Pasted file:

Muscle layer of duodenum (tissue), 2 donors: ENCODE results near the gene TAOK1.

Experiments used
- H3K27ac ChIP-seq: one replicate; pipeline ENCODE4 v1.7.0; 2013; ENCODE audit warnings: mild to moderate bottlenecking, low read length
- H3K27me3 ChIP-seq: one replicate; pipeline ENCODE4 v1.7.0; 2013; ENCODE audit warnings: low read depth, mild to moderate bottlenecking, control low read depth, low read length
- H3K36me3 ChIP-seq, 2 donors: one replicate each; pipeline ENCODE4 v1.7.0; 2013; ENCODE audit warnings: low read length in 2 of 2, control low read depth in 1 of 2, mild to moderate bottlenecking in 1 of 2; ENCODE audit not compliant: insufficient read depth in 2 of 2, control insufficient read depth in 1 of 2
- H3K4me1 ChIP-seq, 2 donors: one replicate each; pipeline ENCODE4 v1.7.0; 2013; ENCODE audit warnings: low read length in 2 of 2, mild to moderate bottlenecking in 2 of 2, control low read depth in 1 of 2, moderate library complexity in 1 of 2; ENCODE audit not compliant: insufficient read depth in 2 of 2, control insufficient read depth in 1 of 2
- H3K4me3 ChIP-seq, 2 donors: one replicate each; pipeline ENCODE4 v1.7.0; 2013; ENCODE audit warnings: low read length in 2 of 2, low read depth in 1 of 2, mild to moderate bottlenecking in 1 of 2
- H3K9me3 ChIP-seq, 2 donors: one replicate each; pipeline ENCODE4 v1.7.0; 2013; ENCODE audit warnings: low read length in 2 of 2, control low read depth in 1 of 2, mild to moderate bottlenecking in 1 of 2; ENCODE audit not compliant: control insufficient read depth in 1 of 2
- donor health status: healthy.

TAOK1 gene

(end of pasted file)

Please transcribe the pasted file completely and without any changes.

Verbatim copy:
Muscle layer of duodenum (tissue), 2 donors: ENCODE results near the gene TAOK1.

Experiments used
- H3K27ac ChIP-seq: one replicate; pipeline ENCODE4 v1.7.0; 2013; ENCODE audit warnings: mild to moderate bottlenecking, low read length
- H3K27me3 ChIP-seq: one replicate; pipeline ENCODE4 v1.7.0; 2013; ENCODE audit warnings: low read depth, mild to moderate bottlenecking, control low read depth, low read length
- H3K36me3 ChIP-seq, 2 donors: one replicate each; pipeline ENCODE4 v1.7.0; 2013; ENCODE audit warnings: low read length in 2 of 2, control low read depth in 1 of 2, mild to moderate bottlenecking in 1 of 2; ENCODE audit not compliant: insufficient read depth in 2 of 2, control insufficient read depth in 1 of 2
- H3K4me1 ChIP-seq, 2 donors: one replicate each; pipeline ENCODE4 v1.7.0; 2013; ENCODE audit warnings: low read length in 2 of 2, mild to moderate bottlenecking in 2 of 2, control low read depth in 1 of 2, moderate library complexity in 1 of 2; ENCODE audit not compliant: insufficient read depth in 2 of 2, control insufficient read depth in 1 of 2
- H3K4me3 ChIP-seq, 2 donors: one replicate each; pipeline ENCODE4 v1.7.0; 2013; ENCODE audit warnings: low read length in 2 of 2, low read depth in 1 of 2, mild to moderate bottlenecking in 1 of 2
- H3K9me3 ChIP-seq, 2 donors: one replicate each; pipeline ENCODE4 v1.7.0; 2013; ENCODE audit warnings: low read length in 2 of 2, control low read depth in 1 of 2, mild to moderate bottlenecking in 1 of 2; ENCODE audit not compliant: control insufficient read depth in 1 of 2
- donor health status: healthy.

TAOK1 gene